A serger machine should not remain idle. Let’s use it to freshen up your old clothes and sew a knitted dress with ‘bat’ sleeves. In this tutorial, I’ll be employing simple dress sewing techniques: doing a blind hem on the serger and also attaching neckline facing. You’ll enjoy the work and the new dress will uplift your mood.
To do this job, you’ll need:
Fabric Sewing threads Serger and invisible stitch foot Adhesive sewing interfacing material for knits T-shirt or blouse pattern with 'bat' sleeves In order to buy the right amount of fabric, you need to know the length of your dress. Place the measuring tape at your shoulder and go all the way down (make sure that it is straight). Measure the desired length. The length of the piece of fabric will equal two lengths of the dress plus 20 cm.
Wash or soak the fabric in hot water for approximately an hour. You need to do this in order for the fabric to shrink before you cut it. Skipping this step, you risk getting a smaller dress after the first washing.
A dress with ‘bat’ sleeves. Cutting
Fold the fabric in half, with its right side inside. Fold the T-shirt in half and align its fold line with the fold line of the fabric. Trace the outline with a piece of chalk.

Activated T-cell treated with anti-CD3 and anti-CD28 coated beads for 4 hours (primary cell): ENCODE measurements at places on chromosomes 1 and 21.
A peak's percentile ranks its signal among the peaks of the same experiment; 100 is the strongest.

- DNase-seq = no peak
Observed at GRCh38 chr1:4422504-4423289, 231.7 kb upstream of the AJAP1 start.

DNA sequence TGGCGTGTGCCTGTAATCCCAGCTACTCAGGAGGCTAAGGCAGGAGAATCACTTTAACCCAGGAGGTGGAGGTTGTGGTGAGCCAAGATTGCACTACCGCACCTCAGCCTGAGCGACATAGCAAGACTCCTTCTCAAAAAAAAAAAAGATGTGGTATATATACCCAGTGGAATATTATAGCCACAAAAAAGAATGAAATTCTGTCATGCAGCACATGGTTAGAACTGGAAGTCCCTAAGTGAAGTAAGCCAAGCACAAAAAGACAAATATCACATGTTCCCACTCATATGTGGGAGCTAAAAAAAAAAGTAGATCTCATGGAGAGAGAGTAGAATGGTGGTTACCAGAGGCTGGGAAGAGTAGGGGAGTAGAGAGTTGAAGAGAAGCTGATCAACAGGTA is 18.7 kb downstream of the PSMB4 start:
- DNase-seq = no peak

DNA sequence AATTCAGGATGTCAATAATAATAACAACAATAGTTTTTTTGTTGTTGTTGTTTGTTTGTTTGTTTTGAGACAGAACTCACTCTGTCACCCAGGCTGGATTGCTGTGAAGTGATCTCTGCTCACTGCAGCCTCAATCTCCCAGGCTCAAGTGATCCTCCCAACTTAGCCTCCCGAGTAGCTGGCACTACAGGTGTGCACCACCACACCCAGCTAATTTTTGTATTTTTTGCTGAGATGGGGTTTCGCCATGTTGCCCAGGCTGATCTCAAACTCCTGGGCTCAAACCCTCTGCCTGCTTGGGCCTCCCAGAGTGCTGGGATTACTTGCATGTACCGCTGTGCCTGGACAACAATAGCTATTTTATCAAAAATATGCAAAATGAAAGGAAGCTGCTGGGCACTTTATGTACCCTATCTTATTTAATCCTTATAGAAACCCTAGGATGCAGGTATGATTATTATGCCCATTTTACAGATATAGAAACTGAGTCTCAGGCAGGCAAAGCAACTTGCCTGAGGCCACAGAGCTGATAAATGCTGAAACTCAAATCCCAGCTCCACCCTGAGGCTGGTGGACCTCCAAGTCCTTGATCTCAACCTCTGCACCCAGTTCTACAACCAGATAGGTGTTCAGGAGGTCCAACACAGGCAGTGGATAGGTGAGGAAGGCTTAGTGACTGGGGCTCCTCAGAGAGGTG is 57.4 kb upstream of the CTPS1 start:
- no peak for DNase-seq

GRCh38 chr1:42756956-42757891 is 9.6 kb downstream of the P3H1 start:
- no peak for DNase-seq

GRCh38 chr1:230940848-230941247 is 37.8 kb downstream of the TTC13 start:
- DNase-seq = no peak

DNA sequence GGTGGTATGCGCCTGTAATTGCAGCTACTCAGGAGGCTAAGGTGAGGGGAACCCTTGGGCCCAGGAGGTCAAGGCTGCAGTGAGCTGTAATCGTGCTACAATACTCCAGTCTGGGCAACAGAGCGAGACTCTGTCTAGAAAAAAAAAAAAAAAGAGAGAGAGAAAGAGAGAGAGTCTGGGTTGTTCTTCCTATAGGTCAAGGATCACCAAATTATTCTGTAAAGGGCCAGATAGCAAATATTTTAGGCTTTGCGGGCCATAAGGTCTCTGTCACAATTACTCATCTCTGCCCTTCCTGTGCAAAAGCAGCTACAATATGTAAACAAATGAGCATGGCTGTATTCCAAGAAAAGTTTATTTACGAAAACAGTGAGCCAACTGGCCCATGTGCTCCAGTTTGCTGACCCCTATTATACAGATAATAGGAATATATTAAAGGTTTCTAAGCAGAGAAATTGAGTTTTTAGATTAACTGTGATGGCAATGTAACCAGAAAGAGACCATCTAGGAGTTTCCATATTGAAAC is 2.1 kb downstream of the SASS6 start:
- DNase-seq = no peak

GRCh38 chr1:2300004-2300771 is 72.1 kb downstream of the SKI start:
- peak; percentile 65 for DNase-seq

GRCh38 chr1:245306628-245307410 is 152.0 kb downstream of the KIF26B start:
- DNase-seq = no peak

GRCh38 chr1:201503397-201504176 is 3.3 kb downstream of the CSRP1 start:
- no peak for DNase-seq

If you don’t have a blouse with ‘bat’ sleeves in your wardrobe, use a close-fitting T-shirt to find the key points, or a sewing pattern, changing the values to suit you.
Having traced the outline and taking all basic measurements — chest, waist, and hips circumference — cut the back part with a 0.7 cm seam allowance. Place the cutout on top of the second piece of fabric, folded in half, and cut out the front part, making the front neckline approximately 3 cm deeper.
Out of the remaining fabric, cut out a strip for the loops that will keep the belt in place. Sew, turn it right side out and press.
Place the front and the back parts together, their right sides together. Position the belt loops at a waistline, over the side seams. Pin the side and shoulder edges, stitch the parts together on your serger with a 4-thread stitch. Attach the belt loops to the side seams.
A dress with ‘bat’ sleeves. Facing
Transfer the back and front neckline to the tracing paper, move down 3–4 cm down and cut out your future facing pattern. Glue the sewing interfacing material for knits to the piece of fabric. Cut out your front and back facing, together with seam allowance.
Stitch the short sides together. Baste and finish the edge with a 3-thread stitch on your serger. Place the facing and the neckhole to each other, right sides together, and pin.
Stitch with your serger, pin, and press lightly. Sew the facing to the neckline with invisible stitches.
A dress with ‘bat’ sleeves. Hemming
Mark the hemline on the right side of the fabric. Do the blind hem on your overlocker. You’ll know how to do that from our Blind hem with your serger tutorial (Link will be here in the future).
Cut out the belt 11 cm wide (length should be equal to your waist circumference plus 3 cm). Attach the hooks, folding seam allowance inside.
Your dress is now ready! Get your hair done, add some bijou and show off your new garment!
Original text by Irina Lisitsa
P.S. Sewing pattern